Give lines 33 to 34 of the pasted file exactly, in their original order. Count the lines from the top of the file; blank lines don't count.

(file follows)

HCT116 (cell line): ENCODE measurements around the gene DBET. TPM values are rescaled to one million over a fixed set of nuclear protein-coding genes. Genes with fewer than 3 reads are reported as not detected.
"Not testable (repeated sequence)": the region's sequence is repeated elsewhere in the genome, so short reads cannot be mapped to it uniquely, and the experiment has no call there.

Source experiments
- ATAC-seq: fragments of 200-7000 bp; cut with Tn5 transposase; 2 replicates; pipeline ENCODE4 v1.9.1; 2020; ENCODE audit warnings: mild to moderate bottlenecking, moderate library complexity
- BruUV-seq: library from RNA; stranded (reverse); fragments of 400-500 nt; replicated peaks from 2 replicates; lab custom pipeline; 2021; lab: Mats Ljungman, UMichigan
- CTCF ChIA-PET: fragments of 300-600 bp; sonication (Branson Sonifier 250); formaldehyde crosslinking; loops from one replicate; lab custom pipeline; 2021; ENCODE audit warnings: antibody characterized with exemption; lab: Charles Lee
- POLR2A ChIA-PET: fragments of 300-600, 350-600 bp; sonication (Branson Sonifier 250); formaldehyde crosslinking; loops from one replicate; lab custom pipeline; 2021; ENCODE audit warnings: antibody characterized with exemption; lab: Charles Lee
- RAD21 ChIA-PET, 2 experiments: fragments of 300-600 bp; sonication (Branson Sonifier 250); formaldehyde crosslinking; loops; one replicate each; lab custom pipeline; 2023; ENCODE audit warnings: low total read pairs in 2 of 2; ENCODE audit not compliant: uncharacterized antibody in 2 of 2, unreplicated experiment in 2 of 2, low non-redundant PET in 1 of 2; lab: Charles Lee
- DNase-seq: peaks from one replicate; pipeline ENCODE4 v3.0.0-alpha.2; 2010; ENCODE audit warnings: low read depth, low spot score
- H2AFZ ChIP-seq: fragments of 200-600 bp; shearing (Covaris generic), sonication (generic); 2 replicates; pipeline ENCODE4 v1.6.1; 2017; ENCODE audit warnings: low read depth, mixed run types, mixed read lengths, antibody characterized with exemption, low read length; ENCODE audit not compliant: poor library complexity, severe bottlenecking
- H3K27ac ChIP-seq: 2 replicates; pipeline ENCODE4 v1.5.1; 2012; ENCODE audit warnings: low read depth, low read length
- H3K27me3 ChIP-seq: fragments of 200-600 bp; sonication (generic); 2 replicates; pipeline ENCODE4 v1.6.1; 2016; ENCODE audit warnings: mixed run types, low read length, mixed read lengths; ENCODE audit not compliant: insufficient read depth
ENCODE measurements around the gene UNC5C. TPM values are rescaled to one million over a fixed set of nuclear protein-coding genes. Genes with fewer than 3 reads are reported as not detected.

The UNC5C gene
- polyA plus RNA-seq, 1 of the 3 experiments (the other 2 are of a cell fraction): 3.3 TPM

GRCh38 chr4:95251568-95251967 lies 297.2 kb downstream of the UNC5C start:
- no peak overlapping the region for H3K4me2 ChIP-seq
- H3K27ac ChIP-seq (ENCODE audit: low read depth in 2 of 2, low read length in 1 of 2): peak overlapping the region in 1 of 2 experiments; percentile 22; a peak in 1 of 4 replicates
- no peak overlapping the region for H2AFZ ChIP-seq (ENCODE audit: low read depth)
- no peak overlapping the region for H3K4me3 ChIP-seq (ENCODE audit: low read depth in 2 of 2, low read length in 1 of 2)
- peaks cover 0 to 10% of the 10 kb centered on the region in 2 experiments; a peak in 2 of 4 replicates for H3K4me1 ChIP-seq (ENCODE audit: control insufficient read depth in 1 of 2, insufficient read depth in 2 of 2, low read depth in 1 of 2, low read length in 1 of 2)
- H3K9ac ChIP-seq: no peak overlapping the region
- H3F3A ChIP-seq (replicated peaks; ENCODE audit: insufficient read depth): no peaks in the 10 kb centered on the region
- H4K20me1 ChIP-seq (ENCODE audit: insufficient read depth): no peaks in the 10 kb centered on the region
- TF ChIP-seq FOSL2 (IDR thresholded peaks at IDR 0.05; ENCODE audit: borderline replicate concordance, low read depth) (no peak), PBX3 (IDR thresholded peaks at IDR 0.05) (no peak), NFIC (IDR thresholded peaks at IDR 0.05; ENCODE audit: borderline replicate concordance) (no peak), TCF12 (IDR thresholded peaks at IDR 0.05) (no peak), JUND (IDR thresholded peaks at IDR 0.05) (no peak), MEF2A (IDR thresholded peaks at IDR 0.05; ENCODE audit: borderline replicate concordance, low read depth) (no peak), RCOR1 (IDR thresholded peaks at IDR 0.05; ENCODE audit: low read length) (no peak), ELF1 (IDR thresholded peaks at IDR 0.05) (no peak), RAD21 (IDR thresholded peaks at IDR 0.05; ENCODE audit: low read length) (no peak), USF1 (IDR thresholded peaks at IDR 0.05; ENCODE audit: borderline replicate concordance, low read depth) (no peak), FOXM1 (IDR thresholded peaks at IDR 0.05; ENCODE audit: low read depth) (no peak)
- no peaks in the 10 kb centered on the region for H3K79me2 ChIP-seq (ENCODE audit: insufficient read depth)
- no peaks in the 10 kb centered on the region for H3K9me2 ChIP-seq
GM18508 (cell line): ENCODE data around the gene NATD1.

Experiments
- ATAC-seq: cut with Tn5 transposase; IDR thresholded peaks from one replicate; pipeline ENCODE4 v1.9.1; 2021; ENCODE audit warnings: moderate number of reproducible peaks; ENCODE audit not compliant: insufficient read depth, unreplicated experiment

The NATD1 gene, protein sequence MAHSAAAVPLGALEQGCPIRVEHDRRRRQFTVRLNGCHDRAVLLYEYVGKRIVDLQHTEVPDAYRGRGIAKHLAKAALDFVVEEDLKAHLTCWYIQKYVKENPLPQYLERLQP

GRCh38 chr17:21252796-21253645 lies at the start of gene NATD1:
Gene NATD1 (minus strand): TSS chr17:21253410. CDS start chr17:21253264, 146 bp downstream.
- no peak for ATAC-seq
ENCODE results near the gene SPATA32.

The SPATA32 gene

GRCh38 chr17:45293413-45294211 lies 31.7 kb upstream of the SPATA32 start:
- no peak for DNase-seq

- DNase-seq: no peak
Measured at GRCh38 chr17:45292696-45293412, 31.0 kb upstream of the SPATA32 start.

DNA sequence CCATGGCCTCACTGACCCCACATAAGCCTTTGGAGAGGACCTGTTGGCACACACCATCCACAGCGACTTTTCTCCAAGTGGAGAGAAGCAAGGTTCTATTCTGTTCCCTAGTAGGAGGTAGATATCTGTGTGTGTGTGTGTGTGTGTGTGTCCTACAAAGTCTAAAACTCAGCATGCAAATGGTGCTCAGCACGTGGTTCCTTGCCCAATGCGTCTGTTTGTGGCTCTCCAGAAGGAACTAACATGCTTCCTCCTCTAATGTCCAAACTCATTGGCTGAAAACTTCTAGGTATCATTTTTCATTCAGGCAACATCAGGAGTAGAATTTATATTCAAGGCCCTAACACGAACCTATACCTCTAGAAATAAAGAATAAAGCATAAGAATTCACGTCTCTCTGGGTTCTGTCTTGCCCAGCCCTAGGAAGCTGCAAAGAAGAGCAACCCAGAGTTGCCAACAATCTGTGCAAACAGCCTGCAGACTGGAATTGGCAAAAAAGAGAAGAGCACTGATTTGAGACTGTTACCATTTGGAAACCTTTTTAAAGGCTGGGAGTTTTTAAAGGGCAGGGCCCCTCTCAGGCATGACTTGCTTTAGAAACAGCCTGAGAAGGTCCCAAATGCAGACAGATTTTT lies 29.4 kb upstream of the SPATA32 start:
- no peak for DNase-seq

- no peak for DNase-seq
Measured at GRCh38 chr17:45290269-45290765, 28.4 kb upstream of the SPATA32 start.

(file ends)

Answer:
Gene NATD1 (minus strand): TSS chr17:21253410. CDS start chr17:21253264, 146 bp downstream.
- no peak for ATAC-seq